This Cats Don't Dance original production background of Grauman's Chinese Theatre captures classic old Hollywood and its stars perfectly.
You can read about Cats Don't Dance on our blog about it HERE.
About Grauman's Chinese Theatre:
The grand opening of Grauman’s Chinese Theatre in Hollywood on May 18, 1927, was the most spectacular theatre opening in motion picture history. Thousands of people lined Hollywood Boulevard and a riot broke out as fans tried to catch a glimpse of the movie stars and other celebrities as they arrived for the opening. The film being premiered that night was Cecil B. DeMille’s “The King of Kings,” which was preceded by “Glories of the Scriptures,” a live prologue devised by master showman Sid Grauman. A Wurlitzer organ and 65-piece orchestra provided music for the prologue. The theatre opened to the public the following day, May 19, 1927.
Previously, Grauman built the Million Dollar Theatre in downtown Los Angeles and the lavish Egyptian Theatre a few blocks from the Chinese, but he wanted to build his dream theatre. Real estate mogul C.E. Toberman helped him secure a long-term lease on a piece of property on the boulevard and Grauman developed the plans for the theatre with architect Raymond Kennedy. Norma Talmadge turned the first spade full of dirt in January 1926 and beautiful Chinese actress Anna May Wong drove the first rivet in the steel girders. The build cost $2,000,000, and eighteen months later the Chinese Theatre opened.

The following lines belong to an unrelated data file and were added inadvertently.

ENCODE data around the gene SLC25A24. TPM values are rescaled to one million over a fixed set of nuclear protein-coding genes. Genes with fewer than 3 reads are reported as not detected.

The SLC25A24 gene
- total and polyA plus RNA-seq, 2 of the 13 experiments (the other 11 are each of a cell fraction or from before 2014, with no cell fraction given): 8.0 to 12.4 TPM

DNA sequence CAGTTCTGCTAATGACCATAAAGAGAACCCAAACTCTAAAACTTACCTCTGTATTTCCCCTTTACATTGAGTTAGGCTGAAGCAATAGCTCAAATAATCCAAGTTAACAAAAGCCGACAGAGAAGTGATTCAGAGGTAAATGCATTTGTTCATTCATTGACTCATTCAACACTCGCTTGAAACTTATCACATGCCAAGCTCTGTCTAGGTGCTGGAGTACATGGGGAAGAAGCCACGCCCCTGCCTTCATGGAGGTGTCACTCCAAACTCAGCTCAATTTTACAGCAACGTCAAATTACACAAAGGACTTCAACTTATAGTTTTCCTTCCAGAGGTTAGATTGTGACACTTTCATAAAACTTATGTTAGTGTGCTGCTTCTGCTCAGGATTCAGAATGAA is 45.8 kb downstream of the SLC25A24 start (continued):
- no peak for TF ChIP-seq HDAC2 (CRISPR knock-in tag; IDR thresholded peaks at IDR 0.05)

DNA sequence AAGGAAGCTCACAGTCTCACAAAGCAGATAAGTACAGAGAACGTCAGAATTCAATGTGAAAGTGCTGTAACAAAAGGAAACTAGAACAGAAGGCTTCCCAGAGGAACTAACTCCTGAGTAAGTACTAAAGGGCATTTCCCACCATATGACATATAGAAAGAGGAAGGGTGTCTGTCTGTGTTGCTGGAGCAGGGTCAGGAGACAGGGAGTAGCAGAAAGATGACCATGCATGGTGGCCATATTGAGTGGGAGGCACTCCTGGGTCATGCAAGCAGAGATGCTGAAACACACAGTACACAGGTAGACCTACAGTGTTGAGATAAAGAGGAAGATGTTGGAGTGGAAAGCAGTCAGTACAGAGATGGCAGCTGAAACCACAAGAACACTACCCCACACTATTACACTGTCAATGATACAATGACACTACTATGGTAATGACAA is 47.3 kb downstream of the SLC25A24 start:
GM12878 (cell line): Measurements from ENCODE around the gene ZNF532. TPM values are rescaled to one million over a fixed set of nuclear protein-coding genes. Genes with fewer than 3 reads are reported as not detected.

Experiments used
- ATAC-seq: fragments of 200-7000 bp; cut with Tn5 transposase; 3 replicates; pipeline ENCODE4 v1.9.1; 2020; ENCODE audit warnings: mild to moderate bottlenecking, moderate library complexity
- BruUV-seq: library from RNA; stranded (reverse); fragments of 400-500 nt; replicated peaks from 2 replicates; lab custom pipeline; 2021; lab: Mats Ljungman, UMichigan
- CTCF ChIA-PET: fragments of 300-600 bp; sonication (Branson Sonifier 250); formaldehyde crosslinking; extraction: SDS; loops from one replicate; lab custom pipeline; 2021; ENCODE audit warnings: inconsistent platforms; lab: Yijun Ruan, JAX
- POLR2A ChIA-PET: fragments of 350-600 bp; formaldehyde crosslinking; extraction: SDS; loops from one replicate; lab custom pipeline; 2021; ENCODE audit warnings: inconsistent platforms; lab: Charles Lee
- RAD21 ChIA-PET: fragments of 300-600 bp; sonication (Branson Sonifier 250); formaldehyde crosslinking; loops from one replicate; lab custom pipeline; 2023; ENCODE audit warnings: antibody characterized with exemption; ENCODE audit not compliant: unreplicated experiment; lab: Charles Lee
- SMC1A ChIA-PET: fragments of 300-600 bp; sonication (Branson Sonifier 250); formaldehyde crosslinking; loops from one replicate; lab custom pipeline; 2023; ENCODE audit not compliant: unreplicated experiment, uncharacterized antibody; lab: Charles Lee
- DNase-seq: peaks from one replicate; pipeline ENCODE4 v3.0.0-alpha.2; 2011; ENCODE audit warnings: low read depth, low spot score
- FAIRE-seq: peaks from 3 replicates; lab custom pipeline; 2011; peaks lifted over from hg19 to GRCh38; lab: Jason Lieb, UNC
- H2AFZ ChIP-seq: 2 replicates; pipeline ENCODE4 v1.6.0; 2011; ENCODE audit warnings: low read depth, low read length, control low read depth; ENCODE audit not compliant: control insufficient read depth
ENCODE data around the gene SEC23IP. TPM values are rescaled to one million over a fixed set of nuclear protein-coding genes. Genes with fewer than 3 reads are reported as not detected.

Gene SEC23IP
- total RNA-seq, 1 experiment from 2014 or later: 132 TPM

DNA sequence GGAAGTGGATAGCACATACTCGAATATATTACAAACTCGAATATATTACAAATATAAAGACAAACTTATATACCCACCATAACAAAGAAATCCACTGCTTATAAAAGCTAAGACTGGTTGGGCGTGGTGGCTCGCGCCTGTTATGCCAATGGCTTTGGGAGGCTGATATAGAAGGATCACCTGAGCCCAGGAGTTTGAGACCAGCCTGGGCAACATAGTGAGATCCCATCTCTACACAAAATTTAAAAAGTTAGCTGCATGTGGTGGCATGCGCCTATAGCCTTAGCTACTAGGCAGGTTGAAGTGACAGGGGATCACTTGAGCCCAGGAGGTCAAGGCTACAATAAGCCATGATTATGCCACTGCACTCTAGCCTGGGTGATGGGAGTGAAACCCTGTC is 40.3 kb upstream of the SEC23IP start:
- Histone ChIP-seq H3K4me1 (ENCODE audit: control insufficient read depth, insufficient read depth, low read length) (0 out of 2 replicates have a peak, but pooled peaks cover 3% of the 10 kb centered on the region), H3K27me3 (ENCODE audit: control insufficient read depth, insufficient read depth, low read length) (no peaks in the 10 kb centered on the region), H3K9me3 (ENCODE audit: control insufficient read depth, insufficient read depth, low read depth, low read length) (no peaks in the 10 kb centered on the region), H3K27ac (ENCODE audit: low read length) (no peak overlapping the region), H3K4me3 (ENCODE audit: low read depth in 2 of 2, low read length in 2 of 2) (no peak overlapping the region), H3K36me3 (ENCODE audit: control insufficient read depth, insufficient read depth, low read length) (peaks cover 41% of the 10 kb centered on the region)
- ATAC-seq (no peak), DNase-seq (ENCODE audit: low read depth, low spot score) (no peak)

Here's a movie premiere at the theatre:
Cats Don't Dance is a 1997 American animated musical comedy film distributed by Warner Bros. under their Warner Bros. Family Entertainment label. It is the only fully animated feature produced by Turner Feature Animation, which was merged during the post-production of Cats Don't Dance into Warner Bros. Animation after the merger of Time Warner with Turner Broadcasting System in 1996. Turner Feature Animation had also produced the animated portions of Turner's The Pagemaster (1994).
The film was the directorial debut of former Disney animator Mark Dindal, and stars the voices of Scott Bakula, Jasmine Guy, Matthew Herried, Ashley Peldon, John Rhys-Davies, Kathy Najimy, Don Knotts, Hal Holbrook, Betty Lou Gerson (in her final film role), René Auberjonois, George Kennedy, and Dindal. Its musical numbers were written by Randy Newman and includes Gene Kelly's contributions as choreographer, before his death in 1996. The film was Kelly's final film project and is dedicated to his memory.
The film became a box-office failure by grossing around $3 million domestically due to lack of marketing and promotion at the time of its release. Despite this, it generally received some positive reviews with praise from critics and audiences toward its colorful animation, humor, voice performances, and musical numbers.